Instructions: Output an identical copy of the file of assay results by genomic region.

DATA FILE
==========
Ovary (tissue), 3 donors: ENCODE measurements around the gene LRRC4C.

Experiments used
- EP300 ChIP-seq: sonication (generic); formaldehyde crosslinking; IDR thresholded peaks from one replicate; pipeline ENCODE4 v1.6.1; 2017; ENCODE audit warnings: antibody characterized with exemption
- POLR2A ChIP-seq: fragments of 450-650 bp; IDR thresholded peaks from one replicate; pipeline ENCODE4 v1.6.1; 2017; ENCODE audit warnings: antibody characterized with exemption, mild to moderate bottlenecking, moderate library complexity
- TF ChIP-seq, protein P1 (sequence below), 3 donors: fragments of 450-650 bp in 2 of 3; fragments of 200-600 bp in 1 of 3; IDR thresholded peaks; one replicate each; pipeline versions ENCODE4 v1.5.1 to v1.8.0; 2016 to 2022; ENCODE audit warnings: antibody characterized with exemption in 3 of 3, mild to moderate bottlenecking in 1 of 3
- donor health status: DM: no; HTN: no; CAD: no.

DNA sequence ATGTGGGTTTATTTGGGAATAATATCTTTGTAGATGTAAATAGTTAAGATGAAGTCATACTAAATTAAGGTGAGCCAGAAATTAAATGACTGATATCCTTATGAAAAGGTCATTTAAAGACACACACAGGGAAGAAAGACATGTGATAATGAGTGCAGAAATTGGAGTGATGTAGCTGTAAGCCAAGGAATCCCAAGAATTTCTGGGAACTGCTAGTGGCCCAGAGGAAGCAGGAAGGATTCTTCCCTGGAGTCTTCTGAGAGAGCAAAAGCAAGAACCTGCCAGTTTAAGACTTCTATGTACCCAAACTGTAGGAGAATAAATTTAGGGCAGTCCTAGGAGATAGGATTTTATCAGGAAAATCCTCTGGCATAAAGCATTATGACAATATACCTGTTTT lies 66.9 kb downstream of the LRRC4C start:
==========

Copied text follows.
Ovary (tissue), 3 donors: ENCODE measurements around the gene LRRC4C.

Experiments used
- EP300 ChIP-seq: sonication (generic); formaldehyde crosslinking; IDR thresholded peaks from one replicate; pipeline ENCODE4 v1.6.1; 2017; ENCODE audit warnings: antibody characterized with exemption
- POLR2A ChIP-seq: fragments of 450-650 bp; IDR thresholded peaks from one replicate; pipeline ENCODE4 v1.6.1; 2017; ENCODE audit warnings: antibody characterized with exemption, mild to moderate bottlenecking, moderate library complexity
- TF ChIP-seq, protein P1 (sequence below), 3 donors: fragments of 450-650 bp in 2 of 3; fragments of 200-600 bp in 1 of 3; IDR thresholded peaks; one replicate each; pipeline versions ENCODE4 v1.5.1 to v1.8.0; 2016 to 2022; ENCODE audit warnings: antibody characterized with exemption in 3 of 3, mild to moderate bottlenecking in 1 of 3
- donor health status: DM: no; HTN: no; CAD: no.

DNA sequence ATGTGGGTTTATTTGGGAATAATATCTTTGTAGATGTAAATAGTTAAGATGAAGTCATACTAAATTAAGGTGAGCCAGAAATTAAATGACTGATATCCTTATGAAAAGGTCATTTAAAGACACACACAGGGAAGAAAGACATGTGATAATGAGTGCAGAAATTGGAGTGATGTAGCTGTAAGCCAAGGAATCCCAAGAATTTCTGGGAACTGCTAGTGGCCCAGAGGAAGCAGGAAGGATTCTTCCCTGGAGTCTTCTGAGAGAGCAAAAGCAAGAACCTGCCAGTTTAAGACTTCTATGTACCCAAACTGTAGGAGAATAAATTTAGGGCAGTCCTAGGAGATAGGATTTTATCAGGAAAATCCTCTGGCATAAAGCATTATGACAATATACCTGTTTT lies 66.9 kb downstream of the LRRC4C start: